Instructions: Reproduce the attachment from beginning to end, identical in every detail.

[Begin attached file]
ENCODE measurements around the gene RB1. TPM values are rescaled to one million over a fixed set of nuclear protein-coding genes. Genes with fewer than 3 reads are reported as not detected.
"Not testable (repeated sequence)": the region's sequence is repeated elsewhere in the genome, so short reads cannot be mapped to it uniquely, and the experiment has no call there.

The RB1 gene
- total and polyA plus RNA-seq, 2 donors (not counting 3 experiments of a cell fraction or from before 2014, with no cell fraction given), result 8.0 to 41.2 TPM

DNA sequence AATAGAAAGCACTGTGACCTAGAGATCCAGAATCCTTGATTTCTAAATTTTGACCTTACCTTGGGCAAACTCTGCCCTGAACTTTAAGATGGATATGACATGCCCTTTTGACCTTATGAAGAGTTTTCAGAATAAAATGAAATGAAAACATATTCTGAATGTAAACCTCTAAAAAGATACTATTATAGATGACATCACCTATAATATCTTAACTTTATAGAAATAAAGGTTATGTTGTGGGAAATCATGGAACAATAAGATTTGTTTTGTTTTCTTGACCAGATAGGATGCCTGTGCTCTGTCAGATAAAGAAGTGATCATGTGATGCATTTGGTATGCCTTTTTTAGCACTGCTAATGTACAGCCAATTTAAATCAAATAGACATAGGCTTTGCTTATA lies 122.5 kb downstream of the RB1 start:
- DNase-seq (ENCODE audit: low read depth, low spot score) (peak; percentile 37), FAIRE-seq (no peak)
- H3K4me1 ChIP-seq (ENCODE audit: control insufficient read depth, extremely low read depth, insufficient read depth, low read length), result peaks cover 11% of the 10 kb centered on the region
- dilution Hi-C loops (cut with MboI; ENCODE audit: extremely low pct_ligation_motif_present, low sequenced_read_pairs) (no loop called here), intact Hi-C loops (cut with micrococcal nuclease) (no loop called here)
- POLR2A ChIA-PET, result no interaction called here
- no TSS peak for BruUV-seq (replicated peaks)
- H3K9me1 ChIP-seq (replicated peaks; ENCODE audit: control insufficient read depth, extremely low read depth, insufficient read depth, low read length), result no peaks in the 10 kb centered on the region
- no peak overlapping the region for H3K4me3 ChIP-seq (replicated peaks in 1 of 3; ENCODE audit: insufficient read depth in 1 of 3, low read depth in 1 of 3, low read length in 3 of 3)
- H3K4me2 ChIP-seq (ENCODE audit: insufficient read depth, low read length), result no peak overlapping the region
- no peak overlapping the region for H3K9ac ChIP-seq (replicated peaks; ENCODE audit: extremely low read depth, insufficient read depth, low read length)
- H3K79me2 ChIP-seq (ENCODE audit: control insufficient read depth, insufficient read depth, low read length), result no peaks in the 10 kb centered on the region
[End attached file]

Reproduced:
ENCODE measurements around the gene RB1. TPM values are rescaled to one million over a fixed set of nuclear protein-coding genes. Genes with fewer than 3 reads are reported as not detected.
"Not testable (repeated sequence)": the region's sequence is repeated elsewhere in the genome, so short reads cannot be mapped to it uniquely, and the experiment has no call there.

The RB1 gene
- total and polyA plus RNA-seq, 2 donors (not counting 3 experiments of a cell fraction or from before 2014, with no cell fraction given), result 8.0 to 41.2 TPM

DNA sequence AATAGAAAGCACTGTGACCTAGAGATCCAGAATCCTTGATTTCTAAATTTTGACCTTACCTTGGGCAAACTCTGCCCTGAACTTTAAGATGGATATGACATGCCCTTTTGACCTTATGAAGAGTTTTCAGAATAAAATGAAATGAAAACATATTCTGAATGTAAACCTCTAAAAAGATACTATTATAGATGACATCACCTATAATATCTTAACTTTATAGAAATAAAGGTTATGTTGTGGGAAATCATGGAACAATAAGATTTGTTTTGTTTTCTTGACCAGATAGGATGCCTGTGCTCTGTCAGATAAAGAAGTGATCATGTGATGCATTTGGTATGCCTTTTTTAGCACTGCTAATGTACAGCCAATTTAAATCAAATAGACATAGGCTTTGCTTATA lies 122.5 kb downstream of the RB1 start:
- DNase-seq (ENCODE audit: low read depth, low spot score) (peak; percentile 37), FAIRE-seq (no peak)
- H3K4me1 ChIP-seq (ENCODE audit: control insufficient read depth, extremely low read depth, insufficient read depth, low read length), result peaks cover 11% of the 10 kb centered on the region
- dilution Hi-C loops (cut with MboI; ENCODE audit: extremely low pct_ligation_motif_present, low sequenced_read_pairs) (no loop called here), intact Hi-C loops (cut with micrococcal nuclease) (no loop called here)
- POLR2A ChIA-PET, result no interaction called here
- no TSS peak for BruUV-seq (replicated peaks)
- H3K9me1 ChIP-seq (replicated peaks; ENCODE audit: control insufficient read depth, extremely low read depth, insufficient read depth, low read length), result no peaks in the 10 kb centered on the region
- no peak overlapping the region for H3K4me3 ChIP-seq (replicated peaks in 1 of 3; ENCODE audit: insufficient read depth in 1 of 3, low read depth in 1 of 3, low read length in 3 of 3)
- H3K4me2 ChIP-seq (ENCODE audit: insufficient read depth, low read length), result no peak overlapping the region
- no peak overlapping the region for H3K9ac ChIP-seq (replicated peaks; ENCODE audit: extremely low read depth, insufficient read depth, low read length)
- H3K79me2 ChIP-seq (ENCODE audit: control insufficient read depth, insufficient read depth, low read length), result no peaks in the 10 kb centered on the region